8. If he or she only wants blue, you could also use kinos with super blue bulbs. The kinos may be too expensive though. If you want color changing, then Colorforce and Selador LEds are among the best LEDs for color washes. You could also try altman LED fixtures. If you are truly on a budget, you may want to try and get the super blues for the diva lights and rent a tungsten kit for the models. ( I would imagine they make super blue bulbs for the Divas as well)
  9. Continuing what Henning Hoifodt said, If you get 3 lights of the same type and put one on each leg, you will not have flicker. So if you where going to use a 5k, maybe you would put 3 5ks/2ks side by side, and the dame thing with the dino. The phases should cancel themselves out, and it should be flicker free then.
  10. Can you rent equipment? If you rent, I would recommend getting 3 arri 650s, and a bunch of 4x4 kinos with green tubes in them. Also rent 2x3 and 4x4 diffusion, silk and opal frames, along with flags to shape the arri 650s. Use 1 arri from each side, and maybe slightly behind the sign language person, and then they may want you to add a light from 45degrees off axes of the camera(make this as dim as possible, while still making the client happy.. The Green kino wash will do the jib for greenscreen. Make sure there is plenty of distance between talent and greenscreen.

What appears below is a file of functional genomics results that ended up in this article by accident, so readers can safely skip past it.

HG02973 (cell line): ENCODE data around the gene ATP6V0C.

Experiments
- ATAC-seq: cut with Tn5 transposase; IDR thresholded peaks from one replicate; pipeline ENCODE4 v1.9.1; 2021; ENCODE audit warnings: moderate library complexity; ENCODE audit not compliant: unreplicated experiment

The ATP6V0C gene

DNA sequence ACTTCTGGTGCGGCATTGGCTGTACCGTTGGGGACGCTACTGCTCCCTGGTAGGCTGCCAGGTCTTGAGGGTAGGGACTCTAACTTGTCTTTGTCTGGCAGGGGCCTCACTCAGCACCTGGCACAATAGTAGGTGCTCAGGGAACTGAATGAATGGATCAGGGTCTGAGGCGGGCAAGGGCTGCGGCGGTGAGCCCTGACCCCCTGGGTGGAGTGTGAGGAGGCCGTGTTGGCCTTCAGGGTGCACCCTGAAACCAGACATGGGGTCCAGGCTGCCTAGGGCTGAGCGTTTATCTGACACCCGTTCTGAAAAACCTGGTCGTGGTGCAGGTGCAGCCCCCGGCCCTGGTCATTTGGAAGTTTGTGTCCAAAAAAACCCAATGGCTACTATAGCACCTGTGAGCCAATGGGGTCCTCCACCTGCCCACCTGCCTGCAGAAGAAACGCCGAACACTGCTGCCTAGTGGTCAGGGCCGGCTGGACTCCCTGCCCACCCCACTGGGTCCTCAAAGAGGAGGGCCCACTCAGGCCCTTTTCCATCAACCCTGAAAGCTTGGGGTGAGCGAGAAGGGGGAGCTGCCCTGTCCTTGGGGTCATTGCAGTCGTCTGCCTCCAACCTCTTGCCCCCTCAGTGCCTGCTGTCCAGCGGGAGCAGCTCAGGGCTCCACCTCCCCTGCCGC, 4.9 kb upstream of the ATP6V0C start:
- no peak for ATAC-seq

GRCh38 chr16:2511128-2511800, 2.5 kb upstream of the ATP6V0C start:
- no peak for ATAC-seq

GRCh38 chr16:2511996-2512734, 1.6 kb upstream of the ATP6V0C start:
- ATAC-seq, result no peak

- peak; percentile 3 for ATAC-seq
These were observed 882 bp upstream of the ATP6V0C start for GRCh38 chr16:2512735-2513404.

11. Last I checked according to the Henry box book, the DPY globe has a tilt max of 45 degrees. Maybe I misunderstood, or strand lights use a different bulb, but if he was using it at a 45 degree angle, is seems he was pushing the bulb to it's limit. That doesn't mean that it was the cause, but it means thatit probably can't be ruled out immediately. I've had a FFN MFL par64 lamp explode on me before, and shatter hot glass over the stage before, that no one had touched. Fortunately it was before the even and not after. So freak things do happen.